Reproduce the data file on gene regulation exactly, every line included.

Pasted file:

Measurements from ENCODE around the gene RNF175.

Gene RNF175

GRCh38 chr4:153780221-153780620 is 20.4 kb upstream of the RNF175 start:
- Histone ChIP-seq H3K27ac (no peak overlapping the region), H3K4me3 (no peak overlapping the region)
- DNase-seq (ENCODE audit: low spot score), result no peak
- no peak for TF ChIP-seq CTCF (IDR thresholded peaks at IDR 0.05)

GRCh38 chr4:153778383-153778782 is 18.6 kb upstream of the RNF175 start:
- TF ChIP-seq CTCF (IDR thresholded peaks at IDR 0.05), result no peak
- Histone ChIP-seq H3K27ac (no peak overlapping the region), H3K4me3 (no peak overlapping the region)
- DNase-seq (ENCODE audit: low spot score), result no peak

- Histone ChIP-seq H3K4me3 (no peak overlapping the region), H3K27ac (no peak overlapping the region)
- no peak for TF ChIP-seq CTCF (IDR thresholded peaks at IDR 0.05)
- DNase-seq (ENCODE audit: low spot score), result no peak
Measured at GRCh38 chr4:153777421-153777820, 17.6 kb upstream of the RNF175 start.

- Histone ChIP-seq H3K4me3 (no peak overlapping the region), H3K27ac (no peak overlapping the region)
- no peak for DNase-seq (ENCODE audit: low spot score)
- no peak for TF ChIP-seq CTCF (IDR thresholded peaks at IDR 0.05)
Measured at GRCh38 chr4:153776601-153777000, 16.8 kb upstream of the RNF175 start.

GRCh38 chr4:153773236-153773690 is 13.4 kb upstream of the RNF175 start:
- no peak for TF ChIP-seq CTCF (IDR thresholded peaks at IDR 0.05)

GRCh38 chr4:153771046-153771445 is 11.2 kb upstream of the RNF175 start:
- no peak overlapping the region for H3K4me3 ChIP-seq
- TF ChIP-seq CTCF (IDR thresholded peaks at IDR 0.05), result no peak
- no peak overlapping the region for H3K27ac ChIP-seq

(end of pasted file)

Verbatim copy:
Measurements from ENCODE around the gene RNF175.

Gene RNF175

GRCh38 chr4:153780221-153780620 is 20.4 kb upstream of the RNF175 start:
- Histone ChIP-seq H3K27ac (no peak overlapping the region), H3K4me3 (no peak overlapping the region)
- DNase-seq (ENCODE audit: low spot score), result no peak
- no peak for TF ChIP-seq CTCF (IDR thresholded peaks at IDR 0.05)

GRCh38 chr4:153778383-153778782 is 18.6 kb upstream of the RNF175 start:
- TF ChIP-seq CTCF (IDR thresholded peaks at IDR 0.05), result no peak
- Histone ChIP-seq H3K27ac (no peak overlapping the region), H3K4me3 (no peak overlapping the region)
- DNase-seq (ENCODE audit: low spot score), result no peak

- Histone ChIP-seq H3K4me3 (no peak overlapping the region), H3K27ac (no peak overlapping the region)
- no peak for TF ChIP-seq CTCF (IDR thresholded peaks at IDR 0.05)
- DNase-seq (ENCODE audit: low spot score), result no peak
Measured at GRCh38 chr4:153777421-153777820, 17.6 kb upstream of the RNF175 start.

- Histone ChIP-seq H3K4me3 (no peak overlapping the region), H3K27ac (no peak overlapping the region)
- no peak for DNase-seq (ENCODE audit: low spot score)
- no peak for TF ChIP-seq CTCF (IDR thresholded peaks at IDR 0.05)
Measured at GRCh38 chr4:153776601-153777000, 16.8 kb upstream of the RNF175 start.

GRCh38 chr4:153773236-153773690 is 13.4 kb upstream of the RNF175 start:
- no peak for TF ChIP-seq CTCF (IDR thresholded peaks at IDR 0.05)

GRCh38 chr4:153771046-153771445 is 11.2 kb upstream of the RNF175 start:
- no peak overlapping the region for H3K4me3 ChIP-seq
- TF ChIP-seq CTCF (IDR thresholded peaks at IDR 0.05), result no peak
- no peak overlapping the region for H3K27ac ChIP-seq